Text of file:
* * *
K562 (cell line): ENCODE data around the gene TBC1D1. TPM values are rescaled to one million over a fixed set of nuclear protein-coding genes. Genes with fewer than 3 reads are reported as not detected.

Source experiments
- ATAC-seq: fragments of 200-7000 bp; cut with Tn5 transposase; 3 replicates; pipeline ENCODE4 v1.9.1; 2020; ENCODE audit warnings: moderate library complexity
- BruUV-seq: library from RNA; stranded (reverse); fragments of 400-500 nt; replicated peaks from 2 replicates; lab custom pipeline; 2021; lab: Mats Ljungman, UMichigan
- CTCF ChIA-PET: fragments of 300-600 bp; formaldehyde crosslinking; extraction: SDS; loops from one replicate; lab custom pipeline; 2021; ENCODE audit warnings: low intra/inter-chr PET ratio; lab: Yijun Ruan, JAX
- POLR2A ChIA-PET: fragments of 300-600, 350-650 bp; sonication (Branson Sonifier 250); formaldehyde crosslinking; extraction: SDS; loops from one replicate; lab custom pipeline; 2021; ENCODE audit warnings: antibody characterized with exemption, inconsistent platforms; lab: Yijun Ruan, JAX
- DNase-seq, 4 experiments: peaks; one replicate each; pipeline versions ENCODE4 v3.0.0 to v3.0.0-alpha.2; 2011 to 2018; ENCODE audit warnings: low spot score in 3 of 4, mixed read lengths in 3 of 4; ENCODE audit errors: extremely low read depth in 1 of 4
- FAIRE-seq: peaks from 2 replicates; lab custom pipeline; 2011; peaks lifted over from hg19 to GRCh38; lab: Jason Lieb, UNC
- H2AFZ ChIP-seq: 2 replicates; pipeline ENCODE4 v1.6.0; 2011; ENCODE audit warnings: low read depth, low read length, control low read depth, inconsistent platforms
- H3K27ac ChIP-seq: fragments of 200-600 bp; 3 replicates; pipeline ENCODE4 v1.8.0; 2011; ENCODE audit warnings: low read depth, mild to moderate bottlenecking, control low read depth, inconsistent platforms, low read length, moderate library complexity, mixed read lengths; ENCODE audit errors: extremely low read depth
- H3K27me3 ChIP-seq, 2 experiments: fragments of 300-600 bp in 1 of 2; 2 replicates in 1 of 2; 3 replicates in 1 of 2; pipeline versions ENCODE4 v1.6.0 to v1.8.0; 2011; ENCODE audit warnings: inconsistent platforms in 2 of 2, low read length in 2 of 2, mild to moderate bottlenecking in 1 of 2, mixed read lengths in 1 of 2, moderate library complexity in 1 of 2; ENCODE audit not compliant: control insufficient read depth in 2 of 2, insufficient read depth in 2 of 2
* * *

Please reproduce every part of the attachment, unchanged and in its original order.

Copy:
K562 (cell line): ENCODE data around the gene TBC1D1. TPM values are rescaled to one million over a fixed set of nuclear protein-coding genes. Genes with fewer than 3 reads are reported as not detected.

Source experiments
- ATAC-seq: fragments of 200-7000 bp; cut with Tn5 transposase; 3 replicates; pipeline ENCODE4 v1.9.1; 2020; ENCODE audit warnings: moderate library complexity
- BruUV-seq: library from RNA; stranded (reverse); fragments of 400-500 nt; replicated peaks from 2 replicates; lab custom pipeline; 2021; lab: Mats Ljungman, UMichigan
- CTCF ChIA-PET: fragments of 300-600 bp; formaldehyde crosslinking; extraction: SDS; loops from one replicate; lab custom pipeline; 2021; ENCODE audit warnings: low intra/inter-chr PET ratio; lab: Yijun Ruan, JAX
- POLR2A ChIA-PET: fragments of 300-600, 350-650 bp; sonication (Branson Sonifier 250); formaldehyde crosslinking; extraction: SDS; loops from one replicate; lab custom pipeline; 2021; ENCODE audit warnings: antibody characterized with exemption, inconsistent platforms; lab: Yijun Ruan, JAX
- DNase-seq, 4 experiments: peaks; one replicate each; pipeline versions ENCODE4 v3.0.0 to v3.0.0-alpha.2; 2011 to 2018; ENCODE audit warnings: low spot score in 3 of 4, mixed read lengths in 3 of 4; ENCODE audit errors: extremely low read depth in 1 of 4
- FAIRE-seq: peaks from 2 replicates; lab custom pipeline; 2011; peaks lifted over from hg19 to GRCh38; lab: Jason Lieb, UNC
- H2AFZ ChIP-seq: 2 replicates; pipeline ENCODE4 v1.6.0; 2011; ENCODE audit warnings: low read depth, low read length, control low read depth, inconsistent platforms
- H3K27ac ChIP-seq: fragments of 200-600 bp; 3 replicates; pipeline ENCODE4 v1.8.0; 2011; ENCODE audit warnings: low read depth, mild to moderate bottlenecking, control low read depth, inconsistent platforms, low read length, moderate library complexity, mixed read lengths; ENCODE audit errors: extremely low read depth
- H3K27me3 ChIP-seq, 2 experiments: fragments of 300-600 bp in 1 of 2; 2 replicates in 1 of 2; 3 replicates in 1 of 2; pipeline versions ENCODE4 v1.6.0 to v1.8.0; 2011; ENCODE audit warnings: inconsistent platforms in 2 of 2, low read length in 2 of 2, mild to moderate bottlenecking in 1 of 2, mixed read lengths in 1 of 2, moderate library complexity in 1 of 2; ENCODE audit not compliant: control insufficient read depth in 2 of 2, insufficient read depth in 2 of 2